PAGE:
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  • Can Social Networking Hurt Your Image?

    12 posts, 9 voices, 863 views, started Dec 6, 2008

    Posted on Saturday, December 6, 2008 by Beverly Mahone

    •  



    • Garnett
      Offline

      I just read an interesting post that I thought was worth discussing here.

      Basically, the writer questioned whether or not the words we use in conversing with others online through social networks hurts our image.

      During the presidential election, I read many hateful posts from people I thought I liked and I must admit, it made me think of them differently.  I actually stopped following several people on Twitter as a result.  Even here, I opted not to respond to some blog posts from women I thought were mean-spirited.  I will also admit that I, too, got caught up in the frenzy when I posted a blog about “The Differences Between Sarah Palin’s Daughter and Mine.”  

      But the political election is now over. Can you mend fences or do you just decide not to have anything further to do with them?

      And what about other issues?  Do you think twice before you post a controversial topic or do you do it just to see how others will react?

      When someone uses ALL CAPS in a post, do you think they‘re shouting at you—or just trying to make a point?  

      If you read a post that offends you, do you take the time to contact the person directly before jumping the gun and spouting off your own offensive remarks?

      If someone were doing a check of your social manners, what grade would you receive?

      A—I never offend anyone and am always sweet and kind online

      B—I am never offensive.  I just don’t respond to posts I don’t agree with.

      C—I am hardly ever offensive but on occasion I might have to put someone in their place if I disagree with them.  I do make it a point to be kind in my response.

      D—If someone posts something I don’t agree with, I let them know and I’m not always nice about it.  

      F—If someone posts something I don’t like, I let them know and I’m not nice about it.  Ignorant people have no business on the social networks and I have no problem telling them.  Hopefully they’ll see the error of their ways or just leave the site.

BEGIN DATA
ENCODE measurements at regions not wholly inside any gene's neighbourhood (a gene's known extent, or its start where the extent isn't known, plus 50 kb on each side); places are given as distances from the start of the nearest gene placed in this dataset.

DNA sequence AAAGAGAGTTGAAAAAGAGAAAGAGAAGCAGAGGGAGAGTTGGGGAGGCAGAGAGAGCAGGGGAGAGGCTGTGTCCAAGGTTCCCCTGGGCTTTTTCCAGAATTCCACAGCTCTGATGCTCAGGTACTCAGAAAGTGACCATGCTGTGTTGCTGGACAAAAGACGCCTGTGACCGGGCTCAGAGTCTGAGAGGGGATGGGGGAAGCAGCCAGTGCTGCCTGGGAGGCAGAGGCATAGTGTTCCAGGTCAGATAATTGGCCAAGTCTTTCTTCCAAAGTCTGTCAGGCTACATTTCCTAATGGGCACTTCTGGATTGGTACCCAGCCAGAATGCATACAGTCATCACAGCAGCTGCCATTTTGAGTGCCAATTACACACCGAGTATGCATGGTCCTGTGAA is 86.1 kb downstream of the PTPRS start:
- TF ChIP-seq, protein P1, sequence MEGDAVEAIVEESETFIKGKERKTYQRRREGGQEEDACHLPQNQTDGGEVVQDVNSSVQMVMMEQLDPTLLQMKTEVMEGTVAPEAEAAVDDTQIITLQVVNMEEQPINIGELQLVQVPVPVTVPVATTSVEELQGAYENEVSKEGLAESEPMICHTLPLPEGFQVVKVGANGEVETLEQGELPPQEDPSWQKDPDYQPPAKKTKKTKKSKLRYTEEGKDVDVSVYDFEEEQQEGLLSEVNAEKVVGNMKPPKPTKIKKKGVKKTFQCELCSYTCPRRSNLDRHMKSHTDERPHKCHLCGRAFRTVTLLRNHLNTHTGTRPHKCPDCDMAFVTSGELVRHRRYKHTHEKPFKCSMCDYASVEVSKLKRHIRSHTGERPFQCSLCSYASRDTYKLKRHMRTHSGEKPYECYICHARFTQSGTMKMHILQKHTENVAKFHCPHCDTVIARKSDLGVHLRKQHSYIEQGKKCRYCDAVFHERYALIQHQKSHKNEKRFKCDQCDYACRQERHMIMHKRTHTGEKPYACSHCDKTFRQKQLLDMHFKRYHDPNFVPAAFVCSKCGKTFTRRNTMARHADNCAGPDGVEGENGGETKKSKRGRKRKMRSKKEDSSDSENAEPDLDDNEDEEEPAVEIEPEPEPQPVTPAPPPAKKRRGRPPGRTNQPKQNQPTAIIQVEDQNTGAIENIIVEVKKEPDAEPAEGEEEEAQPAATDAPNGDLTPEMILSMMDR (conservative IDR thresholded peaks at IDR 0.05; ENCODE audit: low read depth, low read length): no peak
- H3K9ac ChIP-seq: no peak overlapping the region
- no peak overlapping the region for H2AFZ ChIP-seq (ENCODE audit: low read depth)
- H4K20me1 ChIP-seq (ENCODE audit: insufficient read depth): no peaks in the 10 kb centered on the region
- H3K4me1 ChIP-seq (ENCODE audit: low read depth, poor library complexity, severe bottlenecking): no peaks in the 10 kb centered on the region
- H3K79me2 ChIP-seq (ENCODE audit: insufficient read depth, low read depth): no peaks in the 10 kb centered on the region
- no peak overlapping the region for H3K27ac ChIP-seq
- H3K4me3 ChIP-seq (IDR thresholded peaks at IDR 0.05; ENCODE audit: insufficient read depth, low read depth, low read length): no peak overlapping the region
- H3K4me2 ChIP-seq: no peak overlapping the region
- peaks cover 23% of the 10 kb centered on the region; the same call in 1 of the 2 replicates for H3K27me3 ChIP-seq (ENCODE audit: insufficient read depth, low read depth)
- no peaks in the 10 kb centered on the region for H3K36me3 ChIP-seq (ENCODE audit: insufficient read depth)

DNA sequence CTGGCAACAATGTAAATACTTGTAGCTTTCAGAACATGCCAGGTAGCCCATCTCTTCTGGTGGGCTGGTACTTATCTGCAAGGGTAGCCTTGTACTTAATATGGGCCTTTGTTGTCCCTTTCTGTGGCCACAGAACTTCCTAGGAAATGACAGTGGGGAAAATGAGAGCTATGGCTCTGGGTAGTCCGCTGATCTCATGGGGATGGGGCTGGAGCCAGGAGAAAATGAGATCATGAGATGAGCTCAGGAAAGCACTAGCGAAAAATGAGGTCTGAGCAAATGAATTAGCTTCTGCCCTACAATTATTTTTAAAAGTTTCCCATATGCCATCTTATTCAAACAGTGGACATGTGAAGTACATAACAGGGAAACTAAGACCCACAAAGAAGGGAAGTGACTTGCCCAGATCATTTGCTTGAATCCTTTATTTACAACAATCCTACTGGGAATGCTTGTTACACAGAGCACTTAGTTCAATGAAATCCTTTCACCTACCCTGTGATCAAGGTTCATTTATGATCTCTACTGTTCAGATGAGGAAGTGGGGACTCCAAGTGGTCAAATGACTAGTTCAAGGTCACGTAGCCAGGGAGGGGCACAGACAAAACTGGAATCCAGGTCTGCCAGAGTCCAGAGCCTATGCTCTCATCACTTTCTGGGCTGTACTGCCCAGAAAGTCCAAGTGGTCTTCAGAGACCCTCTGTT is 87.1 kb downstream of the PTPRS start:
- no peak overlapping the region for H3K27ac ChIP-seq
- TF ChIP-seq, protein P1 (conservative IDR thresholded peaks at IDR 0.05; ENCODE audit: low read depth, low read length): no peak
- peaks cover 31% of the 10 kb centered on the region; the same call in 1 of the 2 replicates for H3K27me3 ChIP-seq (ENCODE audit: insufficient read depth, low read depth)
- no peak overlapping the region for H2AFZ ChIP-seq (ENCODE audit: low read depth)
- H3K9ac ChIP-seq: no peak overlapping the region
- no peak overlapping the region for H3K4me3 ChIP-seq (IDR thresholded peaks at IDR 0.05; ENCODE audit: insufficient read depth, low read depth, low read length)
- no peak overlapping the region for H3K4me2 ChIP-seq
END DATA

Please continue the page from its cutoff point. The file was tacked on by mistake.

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        • 0 votes vote up vote up

          Mztracy wrote Dec 6, 2008
        • Well I try and realize that sometimes people blog their emotions.  

          I try to NOT reply if i am having a bad day. Some might, but what they say may come out differently. I also know that in ‘words’ on the net we really do not know the emotion behind them. Are they being sarcastic, joking, truthful. It is hard to truly read someone when not being able to see their facial expressions and body movement.  

          I think i am between B and C. I try my best to not be offensive, but if I am called a name, then watch out! Be respectful of me and I will be respectful of you.



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        • 0 votes vote up vote up

          Feathermaye wrote Dec 7, 2008
        • I, too, this is a very relevant topic.

          During the political posts, I rarely took a side with one candidate or another. I recognized the “danger” in going there, and opted to stay away. When I did comment, it was usually with the intention of trying to get others to really think about the things they’d said, or how they said it. I’m not sure I have any fences to mend there.